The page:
As a boy, Matthew P. Wallace built forts - in his front yard, down the street from his home in Lexington Park, at the beach, dreaming always of becoming a soldier, his family said.
He enlisted in the Army in February 2004 and was sent to Iraq in December.
On Friday, the 22-year-old corporal died of wounds he sustained when an improvised explosive device detonated near his vehicle in Baghdad on July 16, the Defense Department announced.
His family flew to Germany to see him at Landstuhl Regional Medical Center, after being notified his survival was unlikely. They found him unconscious, with bandages covering extensive burns, but told him they were proud of the man he'd become, and of his sacrifice, his mother, Mary Wallace said yesterday from the family home in the St. Mary's County town.
"Matthew chose to do what he did because he loved others more than he loved himself. It would have been much easier to do something else, but he chose not to," Mrs. Wallace said. "He loved the army, he loved what he learned and what he did, even though it was hard."
Corporal Wallace, who attended Great Mills High School and earned his General Educational Development diploma in 2001, worked for a time at a Sheetz convenience store before enlisting. He was assigned to the Army's 10th Cavalry Regiment, 2nd Brigade Combat Team, 4th Infantry Division at Fort Hood, Texas.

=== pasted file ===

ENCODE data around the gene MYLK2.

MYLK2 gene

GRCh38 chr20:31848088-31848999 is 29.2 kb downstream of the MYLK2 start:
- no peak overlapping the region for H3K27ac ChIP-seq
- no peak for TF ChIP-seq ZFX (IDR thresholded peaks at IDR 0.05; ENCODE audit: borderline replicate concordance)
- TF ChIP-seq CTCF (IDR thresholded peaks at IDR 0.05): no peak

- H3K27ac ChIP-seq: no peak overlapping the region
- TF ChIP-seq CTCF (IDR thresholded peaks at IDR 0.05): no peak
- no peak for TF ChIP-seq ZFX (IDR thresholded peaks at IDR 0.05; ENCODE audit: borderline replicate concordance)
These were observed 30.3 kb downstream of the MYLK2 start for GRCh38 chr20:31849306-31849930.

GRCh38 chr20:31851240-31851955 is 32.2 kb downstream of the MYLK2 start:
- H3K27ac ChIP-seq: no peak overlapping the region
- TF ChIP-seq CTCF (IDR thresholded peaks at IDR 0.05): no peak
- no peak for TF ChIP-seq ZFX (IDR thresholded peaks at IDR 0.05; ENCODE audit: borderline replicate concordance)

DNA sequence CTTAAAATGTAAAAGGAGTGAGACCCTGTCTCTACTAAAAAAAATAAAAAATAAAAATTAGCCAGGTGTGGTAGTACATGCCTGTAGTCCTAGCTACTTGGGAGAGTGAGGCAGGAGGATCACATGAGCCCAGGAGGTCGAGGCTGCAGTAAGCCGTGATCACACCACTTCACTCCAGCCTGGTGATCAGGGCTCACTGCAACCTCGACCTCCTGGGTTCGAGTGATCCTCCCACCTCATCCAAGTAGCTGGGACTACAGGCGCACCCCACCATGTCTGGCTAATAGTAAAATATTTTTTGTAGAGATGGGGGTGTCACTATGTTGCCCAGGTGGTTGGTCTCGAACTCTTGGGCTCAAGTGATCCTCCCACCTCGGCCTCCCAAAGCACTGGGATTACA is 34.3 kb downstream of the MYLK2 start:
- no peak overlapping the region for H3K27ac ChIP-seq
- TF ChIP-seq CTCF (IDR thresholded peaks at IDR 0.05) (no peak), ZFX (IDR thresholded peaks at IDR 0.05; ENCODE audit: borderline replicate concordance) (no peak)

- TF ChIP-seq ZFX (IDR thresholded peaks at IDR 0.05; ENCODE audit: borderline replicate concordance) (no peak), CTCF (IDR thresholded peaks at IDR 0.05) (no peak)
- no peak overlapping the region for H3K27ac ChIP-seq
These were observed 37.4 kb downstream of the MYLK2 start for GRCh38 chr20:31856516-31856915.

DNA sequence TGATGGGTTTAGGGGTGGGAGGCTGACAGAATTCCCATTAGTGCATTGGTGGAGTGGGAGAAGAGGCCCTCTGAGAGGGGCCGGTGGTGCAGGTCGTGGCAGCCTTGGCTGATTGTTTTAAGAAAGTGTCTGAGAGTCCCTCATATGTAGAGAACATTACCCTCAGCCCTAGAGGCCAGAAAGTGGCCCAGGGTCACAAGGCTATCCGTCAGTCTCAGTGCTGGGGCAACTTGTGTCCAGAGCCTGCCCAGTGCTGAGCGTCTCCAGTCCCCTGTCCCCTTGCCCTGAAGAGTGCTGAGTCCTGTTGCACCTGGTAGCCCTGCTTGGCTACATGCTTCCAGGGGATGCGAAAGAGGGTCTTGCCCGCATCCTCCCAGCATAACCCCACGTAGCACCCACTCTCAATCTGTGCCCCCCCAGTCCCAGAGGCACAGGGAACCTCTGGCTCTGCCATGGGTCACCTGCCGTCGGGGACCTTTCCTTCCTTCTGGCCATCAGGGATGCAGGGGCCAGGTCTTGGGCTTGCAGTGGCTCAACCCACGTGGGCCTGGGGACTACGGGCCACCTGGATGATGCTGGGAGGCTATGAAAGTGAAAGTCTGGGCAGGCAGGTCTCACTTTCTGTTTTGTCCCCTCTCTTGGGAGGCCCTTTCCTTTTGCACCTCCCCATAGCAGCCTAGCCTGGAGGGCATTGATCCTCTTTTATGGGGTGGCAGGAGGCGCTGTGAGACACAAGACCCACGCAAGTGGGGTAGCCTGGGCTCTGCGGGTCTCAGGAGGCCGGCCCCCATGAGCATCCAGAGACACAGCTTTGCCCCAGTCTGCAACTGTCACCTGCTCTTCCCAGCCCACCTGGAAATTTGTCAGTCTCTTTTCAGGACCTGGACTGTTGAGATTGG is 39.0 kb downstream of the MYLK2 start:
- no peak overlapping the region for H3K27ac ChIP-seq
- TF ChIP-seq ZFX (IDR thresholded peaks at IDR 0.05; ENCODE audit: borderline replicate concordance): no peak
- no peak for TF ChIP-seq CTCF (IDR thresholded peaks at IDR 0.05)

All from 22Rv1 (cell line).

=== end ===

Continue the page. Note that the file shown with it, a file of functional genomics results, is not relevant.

In his letters and phone calls home from Iraq, Wallace expressed hope that what he and his fellow soldiers were doing in Iraq was helping the Iraqi people, his mother said.
He also wrote of the loneliness of war, the long hours, and his fears about being accepted back home.
"He was very deep, very reflective," his mother said. "He said that he felt like an old soul and had lived a long, big life."
Corporal Wallace's father, Keith Wallace, recalled yesterday his son's growing pains at home and how they eventually bonded over music and martial arts.
"We had some terrible struggles and there were times when I feared we would never connect again," he said. "It turned out the opposite, we became closer than a father and son could become."
He also became closer to his three sisters - Jessica, 24, Abigail, 19, and Micah, 16, all of St. Mary's County - and the younger one got a set of dog tags when her older brother went to Iraq, pledging to wear them until he returned.
With Abigail Wallace, who will attend Old Dominion University on a Navy scholarship, there was a good-natured Army-Navy rivalry, Mrs. Wallace said.
Corporal Wallace had a large circle of friends, but none closer than Matthew Korade. They surfed, skated and rocked out to heavy metal music, said Mr. Korade, of nearby Hollywood.
The friends had a little jingle - "We're Matthew and Matthew" - Mr. Korade said, and told each other everything. Recently, Mr. Korade bought a guitar and had packed it up to send to Iraq.
Corporal Wallace's survivors also include his grandmother, Mary Bopp of Portsmouth, Va.
Services were being planned for Thursday afternoon in the St. Mary's town of California.